G&A’s David Berndt advises employers to embrace the Families First Coronavirus Response Act
Major Texas newspaper interviews G&A HR expert on new FFCRA leave policies
The Families First Coronavirus Response Act (FFCRA), which became effective on April 1 and will remain so until December 31, 2020, requires employers with fewer than 500 employees to provide their workers with a certain amount of paid sick leave and paid family and medical leave.
According to the U.S. Department of Labor, both full- and part-time employees are eligible for the federal benefit if they meet at least one of these conditions:
- They are under a quarantine or isolation order because of COVID-19.
- They were told by a healthcare provider to self-quarantine because of COVID-19.
- They are experiencing COVID-19 symptoms and are seeking a medical diagnosis.
- They are caring for an individual subject to a quarantine order or who is under self-quarantine because of COVID-19
- They are caring for a child whose school or place of care is closed for reasons related to COVID-19.
- They are experiencing any condition specified by the U.S. Secretary of Health and Human Services, who is in consultation with the U.S. Secretaries of Labor and Treasury.
- They were unable to work from home during COVID-19 isolation efforts.
Employers with fewer than 50 employees may be eligible for an exemption from the FFCRA requirement to provide leave due to school closings or unavailable childcare if the leave requirements would jeopardize the viability of the business as a going concern.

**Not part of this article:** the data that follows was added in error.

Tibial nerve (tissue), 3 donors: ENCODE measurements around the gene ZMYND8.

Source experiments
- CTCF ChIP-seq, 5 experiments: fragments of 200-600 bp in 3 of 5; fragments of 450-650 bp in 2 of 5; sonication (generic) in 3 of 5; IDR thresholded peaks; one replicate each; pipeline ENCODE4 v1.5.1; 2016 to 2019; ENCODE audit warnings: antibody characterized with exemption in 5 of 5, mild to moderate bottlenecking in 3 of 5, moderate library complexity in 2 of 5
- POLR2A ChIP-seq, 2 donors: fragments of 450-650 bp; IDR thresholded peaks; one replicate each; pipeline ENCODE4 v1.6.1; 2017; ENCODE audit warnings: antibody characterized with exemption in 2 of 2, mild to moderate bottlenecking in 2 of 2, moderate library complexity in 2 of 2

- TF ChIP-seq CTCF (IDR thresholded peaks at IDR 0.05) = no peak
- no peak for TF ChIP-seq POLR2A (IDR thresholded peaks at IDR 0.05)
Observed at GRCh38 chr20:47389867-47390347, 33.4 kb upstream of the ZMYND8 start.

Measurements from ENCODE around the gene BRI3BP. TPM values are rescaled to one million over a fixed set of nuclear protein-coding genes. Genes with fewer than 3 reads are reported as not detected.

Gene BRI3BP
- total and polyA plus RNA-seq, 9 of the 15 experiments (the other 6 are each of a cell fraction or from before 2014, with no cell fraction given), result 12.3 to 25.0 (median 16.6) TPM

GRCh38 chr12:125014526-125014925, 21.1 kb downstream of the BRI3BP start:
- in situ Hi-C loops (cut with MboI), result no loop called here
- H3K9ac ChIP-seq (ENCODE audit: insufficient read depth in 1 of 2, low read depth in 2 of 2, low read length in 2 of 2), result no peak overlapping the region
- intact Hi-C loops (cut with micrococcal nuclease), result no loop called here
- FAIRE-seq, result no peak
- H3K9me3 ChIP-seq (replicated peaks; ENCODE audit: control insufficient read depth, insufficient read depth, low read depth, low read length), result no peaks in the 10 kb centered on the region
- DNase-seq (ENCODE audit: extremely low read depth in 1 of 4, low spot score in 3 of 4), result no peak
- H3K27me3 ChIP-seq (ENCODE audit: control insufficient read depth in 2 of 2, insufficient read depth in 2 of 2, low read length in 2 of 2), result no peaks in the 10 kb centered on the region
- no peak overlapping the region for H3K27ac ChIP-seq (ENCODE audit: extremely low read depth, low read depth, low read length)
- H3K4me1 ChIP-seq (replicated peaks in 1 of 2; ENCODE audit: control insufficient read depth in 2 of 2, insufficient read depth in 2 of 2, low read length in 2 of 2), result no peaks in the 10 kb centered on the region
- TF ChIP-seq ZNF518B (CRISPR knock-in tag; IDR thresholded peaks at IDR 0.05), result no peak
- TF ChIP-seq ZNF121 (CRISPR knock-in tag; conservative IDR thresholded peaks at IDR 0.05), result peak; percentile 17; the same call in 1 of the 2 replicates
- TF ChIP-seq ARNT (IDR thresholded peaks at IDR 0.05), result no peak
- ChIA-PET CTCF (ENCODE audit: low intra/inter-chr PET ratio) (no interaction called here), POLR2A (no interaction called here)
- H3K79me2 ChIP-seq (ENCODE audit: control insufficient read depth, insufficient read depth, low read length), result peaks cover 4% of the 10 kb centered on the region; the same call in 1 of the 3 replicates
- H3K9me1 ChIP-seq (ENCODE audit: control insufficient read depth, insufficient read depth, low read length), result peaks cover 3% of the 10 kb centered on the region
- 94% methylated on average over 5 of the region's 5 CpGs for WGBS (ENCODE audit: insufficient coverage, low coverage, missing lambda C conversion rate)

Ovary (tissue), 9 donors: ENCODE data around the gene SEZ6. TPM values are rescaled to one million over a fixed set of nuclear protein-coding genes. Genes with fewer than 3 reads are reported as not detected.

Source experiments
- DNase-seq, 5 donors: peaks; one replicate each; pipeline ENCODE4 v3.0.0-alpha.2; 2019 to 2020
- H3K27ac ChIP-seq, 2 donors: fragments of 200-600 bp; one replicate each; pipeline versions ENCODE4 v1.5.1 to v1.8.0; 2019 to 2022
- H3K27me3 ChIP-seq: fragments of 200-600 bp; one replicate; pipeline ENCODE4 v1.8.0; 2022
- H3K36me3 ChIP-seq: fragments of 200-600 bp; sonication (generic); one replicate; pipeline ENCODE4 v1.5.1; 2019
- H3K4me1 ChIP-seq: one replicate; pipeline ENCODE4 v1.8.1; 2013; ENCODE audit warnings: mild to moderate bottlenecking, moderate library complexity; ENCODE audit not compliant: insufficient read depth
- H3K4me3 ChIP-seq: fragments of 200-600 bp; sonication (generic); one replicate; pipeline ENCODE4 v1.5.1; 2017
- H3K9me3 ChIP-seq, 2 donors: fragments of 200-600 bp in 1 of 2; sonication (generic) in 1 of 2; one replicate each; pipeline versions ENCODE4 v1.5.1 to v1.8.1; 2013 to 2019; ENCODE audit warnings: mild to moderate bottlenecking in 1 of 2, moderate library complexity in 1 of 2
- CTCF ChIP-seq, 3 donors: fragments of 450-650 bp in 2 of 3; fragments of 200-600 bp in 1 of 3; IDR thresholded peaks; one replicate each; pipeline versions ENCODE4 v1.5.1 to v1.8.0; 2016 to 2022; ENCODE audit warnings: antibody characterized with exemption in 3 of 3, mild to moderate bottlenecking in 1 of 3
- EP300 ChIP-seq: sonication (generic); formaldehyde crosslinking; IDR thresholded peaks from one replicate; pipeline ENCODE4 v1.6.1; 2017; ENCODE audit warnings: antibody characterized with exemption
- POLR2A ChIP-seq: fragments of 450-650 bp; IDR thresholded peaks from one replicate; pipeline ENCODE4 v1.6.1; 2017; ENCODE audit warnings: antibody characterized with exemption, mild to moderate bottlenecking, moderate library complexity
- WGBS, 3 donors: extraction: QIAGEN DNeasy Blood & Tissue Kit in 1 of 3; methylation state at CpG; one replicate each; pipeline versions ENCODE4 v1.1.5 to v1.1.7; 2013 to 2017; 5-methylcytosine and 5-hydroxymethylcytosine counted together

G&A’s Senior HR Advisor, David Berndt, was recently interviewed by the Fort Worth Star-Telegram for the article, “Some employees who have to take off because of the coronavirus can get sick leave pay.” The article shared the FFCRA information above, and informed employers that they have the opportunity to receive “dollar for dollar tax credit if they provide sick leave for employees under this requirement on their tax filings."
Berndt further advised employers and independent contractors to take heed of the temporary FFCRA rule, and said they should start keeping accurate records now to ensure they receive government reimbursements come tax time.
Berndt added that “it is in an employer’s best interest to share the information [about the FFCRA and their new rights] with their employees.” To this end, the Department of Labor, Wage and Hour Division, has recently released a poster that all employers—those in the federal government and those in the private sector—must post in their offices and send to their employees working remotely to inform employees of their rights under the new law.
“If I am the employer, I would want my employees to know about this,” Berndt said. “I have nothing to lose and a lot to gain in goodwill to share this information with employees. This is a great way to keep the country running during a very difficult situation.”